A bronze sculpture modelled on a woman known as Dolores, by Sir Jacob Epstein (1880-1959), the American sculptor, and dating to 1923, was given to Hampshire Museums Service in 1998, and has been displayed at the Allen Gallery, Alton, for a decade.
The bronze is a bust, showing a female figure to just above waist length, her torso wrapped in fabric, her arms clasped across her abdomen, so that she appears to be holding the wrapping up, and by doing so also reveals her cleavage. She has full, long and looped-up, streaky and rather unkempt hair, and large spiky earrings. There is something perhaps slightly Egyptian about her look and the styling, which is interesting as Epstein was clearly interested in Egyptology, and this was the year in which ‘Egyptomania’ in Britain was paramount, following Howard Carter’s discovery of Tutankhamen’s tomb in November 1922. Incidentally, Epstein was buried, like Carter, at Putney Vale cemetery.
Epstein worked mainly in England. He is well known for his bronze sculptures of females, including an early one of his wife in 1916, followed by those of his mistress Kathleen from 1921, and a host of Bohemian characters including Isabel Rawsthorne, an artist and artist’s muse (and later costume and set designer for the ballet), to ‘Selina’, an Indian woman Amina Peerbhoy who lived with the family (1925-31) and was a model for a bust in 1930. The rough-hewn realism of Epstein’s busts makes them appear remarkably bold, but they can also appear quite harsh, close to.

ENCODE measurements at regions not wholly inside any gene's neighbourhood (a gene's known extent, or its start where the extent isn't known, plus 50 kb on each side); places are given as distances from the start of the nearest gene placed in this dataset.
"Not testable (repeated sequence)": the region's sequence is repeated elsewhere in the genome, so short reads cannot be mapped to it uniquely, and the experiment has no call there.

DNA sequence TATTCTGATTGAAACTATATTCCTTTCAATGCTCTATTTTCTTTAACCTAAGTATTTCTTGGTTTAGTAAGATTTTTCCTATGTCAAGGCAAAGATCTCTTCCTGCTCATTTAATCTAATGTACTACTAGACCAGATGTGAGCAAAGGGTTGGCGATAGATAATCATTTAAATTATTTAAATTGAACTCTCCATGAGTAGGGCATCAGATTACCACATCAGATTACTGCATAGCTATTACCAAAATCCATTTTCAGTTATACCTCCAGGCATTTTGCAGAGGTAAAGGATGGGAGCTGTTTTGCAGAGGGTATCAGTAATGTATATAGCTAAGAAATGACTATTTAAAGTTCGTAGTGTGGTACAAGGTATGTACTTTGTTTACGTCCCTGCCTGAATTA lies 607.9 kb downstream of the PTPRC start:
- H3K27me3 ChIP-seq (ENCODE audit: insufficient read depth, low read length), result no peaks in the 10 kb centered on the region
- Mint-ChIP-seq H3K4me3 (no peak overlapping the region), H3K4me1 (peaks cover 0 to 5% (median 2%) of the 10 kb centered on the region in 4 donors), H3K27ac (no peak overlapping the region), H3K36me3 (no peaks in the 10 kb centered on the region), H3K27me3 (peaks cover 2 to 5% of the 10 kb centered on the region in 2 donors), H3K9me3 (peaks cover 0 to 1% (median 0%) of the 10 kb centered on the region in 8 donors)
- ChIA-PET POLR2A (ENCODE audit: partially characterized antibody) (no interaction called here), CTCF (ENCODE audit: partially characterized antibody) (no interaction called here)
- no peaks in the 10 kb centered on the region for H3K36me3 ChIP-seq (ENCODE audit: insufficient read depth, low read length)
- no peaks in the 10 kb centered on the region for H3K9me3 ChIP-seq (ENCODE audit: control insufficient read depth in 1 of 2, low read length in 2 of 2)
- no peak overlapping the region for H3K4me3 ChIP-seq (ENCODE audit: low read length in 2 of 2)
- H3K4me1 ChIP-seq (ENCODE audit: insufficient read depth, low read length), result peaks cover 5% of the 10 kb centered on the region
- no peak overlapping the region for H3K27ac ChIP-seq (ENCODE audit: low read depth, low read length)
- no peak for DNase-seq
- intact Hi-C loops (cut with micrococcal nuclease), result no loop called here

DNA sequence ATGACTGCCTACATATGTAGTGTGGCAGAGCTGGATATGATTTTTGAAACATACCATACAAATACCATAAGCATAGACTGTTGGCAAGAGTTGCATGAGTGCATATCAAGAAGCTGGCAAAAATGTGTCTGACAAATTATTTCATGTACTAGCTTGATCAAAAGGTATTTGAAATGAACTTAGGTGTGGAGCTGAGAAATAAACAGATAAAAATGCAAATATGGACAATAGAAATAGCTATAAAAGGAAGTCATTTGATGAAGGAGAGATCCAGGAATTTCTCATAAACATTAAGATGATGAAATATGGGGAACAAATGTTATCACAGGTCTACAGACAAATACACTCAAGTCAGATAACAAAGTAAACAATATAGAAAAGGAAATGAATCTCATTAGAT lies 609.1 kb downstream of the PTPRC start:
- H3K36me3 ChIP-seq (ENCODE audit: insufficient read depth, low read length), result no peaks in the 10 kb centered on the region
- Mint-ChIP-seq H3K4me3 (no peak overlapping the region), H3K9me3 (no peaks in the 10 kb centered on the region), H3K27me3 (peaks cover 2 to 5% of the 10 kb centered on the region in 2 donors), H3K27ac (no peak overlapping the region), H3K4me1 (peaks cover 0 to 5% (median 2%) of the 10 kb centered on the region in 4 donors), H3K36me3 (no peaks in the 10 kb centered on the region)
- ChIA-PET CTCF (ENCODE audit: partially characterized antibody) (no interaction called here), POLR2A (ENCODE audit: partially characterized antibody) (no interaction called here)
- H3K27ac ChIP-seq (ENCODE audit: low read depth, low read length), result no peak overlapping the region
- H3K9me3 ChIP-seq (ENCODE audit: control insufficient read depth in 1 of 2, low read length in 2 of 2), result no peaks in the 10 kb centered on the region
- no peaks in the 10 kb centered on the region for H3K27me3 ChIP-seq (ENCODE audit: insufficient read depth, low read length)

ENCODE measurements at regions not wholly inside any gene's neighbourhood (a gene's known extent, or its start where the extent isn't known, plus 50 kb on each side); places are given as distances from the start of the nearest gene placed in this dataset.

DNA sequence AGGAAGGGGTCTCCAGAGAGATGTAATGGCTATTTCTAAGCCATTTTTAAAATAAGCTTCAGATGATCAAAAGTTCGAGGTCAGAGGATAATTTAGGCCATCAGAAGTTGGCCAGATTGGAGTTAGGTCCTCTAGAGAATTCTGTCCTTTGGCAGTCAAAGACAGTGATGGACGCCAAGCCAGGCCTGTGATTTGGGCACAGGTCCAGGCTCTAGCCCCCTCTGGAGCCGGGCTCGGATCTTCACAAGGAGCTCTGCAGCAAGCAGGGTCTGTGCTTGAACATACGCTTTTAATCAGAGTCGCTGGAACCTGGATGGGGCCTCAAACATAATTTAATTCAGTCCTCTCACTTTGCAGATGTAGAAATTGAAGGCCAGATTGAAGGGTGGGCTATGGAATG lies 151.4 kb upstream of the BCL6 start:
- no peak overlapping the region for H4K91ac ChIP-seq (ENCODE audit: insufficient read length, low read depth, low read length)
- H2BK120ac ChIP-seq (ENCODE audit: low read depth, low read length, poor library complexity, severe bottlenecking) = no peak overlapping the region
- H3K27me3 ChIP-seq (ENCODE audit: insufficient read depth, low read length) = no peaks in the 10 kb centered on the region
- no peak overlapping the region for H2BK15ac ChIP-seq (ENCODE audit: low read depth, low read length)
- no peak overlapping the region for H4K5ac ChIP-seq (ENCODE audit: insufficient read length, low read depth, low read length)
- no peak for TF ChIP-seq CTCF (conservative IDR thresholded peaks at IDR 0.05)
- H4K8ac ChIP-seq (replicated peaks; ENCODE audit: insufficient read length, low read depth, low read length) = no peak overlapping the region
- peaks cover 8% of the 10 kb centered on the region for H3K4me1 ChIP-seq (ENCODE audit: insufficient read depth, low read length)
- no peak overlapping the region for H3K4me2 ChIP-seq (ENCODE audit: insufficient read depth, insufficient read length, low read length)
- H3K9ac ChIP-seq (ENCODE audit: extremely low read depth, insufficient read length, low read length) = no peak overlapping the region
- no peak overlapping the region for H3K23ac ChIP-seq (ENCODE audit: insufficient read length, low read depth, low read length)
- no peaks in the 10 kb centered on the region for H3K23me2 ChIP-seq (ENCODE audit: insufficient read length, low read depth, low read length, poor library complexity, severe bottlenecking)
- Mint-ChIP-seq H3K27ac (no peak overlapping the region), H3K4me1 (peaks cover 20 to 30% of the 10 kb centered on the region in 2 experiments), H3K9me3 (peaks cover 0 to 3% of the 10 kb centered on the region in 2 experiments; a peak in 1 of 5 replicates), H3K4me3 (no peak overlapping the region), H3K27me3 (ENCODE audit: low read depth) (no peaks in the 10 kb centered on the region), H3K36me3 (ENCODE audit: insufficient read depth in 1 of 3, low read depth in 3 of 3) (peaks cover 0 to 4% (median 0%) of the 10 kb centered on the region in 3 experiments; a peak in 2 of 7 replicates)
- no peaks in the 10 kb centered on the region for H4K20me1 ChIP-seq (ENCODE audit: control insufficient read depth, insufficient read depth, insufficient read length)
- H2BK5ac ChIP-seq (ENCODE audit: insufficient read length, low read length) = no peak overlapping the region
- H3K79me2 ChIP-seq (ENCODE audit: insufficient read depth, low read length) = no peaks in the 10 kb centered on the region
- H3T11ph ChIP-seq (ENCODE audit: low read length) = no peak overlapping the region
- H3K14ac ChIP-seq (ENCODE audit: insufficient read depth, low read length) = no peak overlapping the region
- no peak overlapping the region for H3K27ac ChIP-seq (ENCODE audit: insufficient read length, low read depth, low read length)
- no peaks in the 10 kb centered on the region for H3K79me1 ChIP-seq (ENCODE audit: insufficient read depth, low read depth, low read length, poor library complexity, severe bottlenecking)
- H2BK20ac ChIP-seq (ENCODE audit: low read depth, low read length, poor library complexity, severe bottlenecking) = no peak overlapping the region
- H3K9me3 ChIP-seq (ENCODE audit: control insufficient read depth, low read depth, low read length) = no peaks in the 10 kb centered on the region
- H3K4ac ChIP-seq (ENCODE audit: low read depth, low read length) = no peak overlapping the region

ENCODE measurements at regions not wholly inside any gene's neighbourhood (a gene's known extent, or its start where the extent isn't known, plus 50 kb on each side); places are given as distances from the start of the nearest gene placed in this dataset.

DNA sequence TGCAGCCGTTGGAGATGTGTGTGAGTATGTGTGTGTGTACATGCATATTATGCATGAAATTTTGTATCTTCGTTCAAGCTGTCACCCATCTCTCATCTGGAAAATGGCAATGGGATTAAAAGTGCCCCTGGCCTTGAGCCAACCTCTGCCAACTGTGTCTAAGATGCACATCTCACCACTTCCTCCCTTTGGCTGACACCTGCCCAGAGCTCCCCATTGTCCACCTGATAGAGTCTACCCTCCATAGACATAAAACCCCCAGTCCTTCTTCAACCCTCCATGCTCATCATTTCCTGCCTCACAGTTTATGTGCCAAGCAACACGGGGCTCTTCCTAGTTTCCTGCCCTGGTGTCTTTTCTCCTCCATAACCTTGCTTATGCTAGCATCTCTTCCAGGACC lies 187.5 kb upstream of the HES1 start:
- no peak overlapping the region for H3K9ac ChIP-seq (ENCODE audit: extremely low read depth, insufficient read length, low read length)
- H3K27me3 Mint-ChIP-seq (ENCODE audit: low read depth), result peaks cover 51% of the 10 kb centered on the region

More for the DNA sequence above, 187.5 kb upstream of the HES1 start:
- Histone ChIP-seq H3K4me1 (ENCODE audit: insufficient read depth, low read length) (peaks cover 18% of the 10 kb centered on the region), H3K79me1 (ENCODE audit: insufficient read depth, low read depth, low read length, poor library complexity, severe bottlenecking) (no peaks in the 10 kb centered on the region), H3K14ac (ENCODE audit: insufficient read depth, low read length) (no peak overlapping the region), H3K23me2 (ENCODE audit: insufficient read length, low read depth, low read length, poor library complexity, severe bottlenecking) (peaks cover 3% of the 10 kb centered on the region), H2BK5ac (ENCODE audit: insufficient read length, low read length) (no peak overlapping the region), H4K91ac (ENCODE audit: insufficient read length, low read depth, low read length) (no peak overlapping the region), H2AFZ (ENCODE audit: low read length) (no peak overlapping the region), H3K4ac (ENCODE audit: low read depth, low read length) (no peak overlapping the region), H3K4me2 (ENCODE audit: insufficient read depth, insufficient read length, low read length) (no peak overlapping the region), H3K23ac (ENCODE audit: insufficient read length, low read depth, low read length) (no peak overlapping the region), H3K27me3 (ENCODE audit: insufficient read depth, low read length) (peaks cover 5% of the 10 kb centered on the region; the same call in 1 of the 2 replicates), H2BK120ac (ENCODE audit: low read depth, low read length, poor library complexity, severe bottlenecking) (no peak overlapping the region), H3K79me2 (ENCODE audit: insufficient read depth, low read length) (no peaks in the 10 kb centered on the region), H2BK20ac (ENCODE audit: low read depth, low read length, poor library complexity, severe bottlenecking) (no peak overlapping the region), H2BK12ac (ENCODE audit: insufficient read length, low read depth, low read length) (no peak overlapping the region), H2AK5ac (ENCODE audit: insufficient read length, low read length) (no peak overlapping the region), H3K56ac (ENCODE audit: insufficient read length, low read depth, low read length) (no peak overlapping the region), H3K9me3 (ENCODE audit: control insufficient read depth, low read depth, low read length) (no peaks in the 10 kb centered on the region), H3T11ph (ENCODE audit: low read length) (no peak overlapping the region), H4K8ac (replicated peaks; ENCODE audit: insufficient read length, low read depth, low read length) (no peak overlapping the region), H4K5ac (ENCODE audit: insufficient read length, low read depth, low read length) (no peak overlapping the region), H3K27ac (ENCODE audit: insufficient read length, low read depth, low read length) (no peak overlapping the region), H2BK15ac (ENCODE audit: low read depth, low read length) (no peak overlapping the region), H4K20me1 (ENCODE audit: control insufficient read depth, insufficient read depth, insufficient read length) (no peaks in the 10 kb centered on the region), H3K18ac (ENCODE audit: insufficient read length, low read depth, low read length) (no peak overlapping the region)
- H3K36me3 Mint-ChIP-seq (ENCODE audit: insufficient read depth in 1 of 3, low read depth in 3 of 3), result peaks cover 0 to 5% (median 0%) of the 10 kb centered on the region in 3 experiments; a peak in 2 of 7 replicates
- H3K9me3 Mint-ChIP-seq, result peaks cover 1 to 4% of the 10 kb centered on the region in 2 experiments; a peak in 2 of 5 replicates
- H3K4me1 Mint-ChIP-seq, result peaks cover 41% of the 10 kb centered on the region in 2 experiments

The earrings are a remarkable feature. They may have been studio props, or a gift from the Epsteins. Dolores, in an interview in 1930, said that Epstein thought ears the most important adjunct to a woman’s beauty.
Epstein made four different studies of Dolores in 1923. The one in Hampshire’s collection is from the third casting plaster (it is sometimes known as the ‘bust with crossed arms’). According to Epstein himself, he was pleased with this third bust which he described as: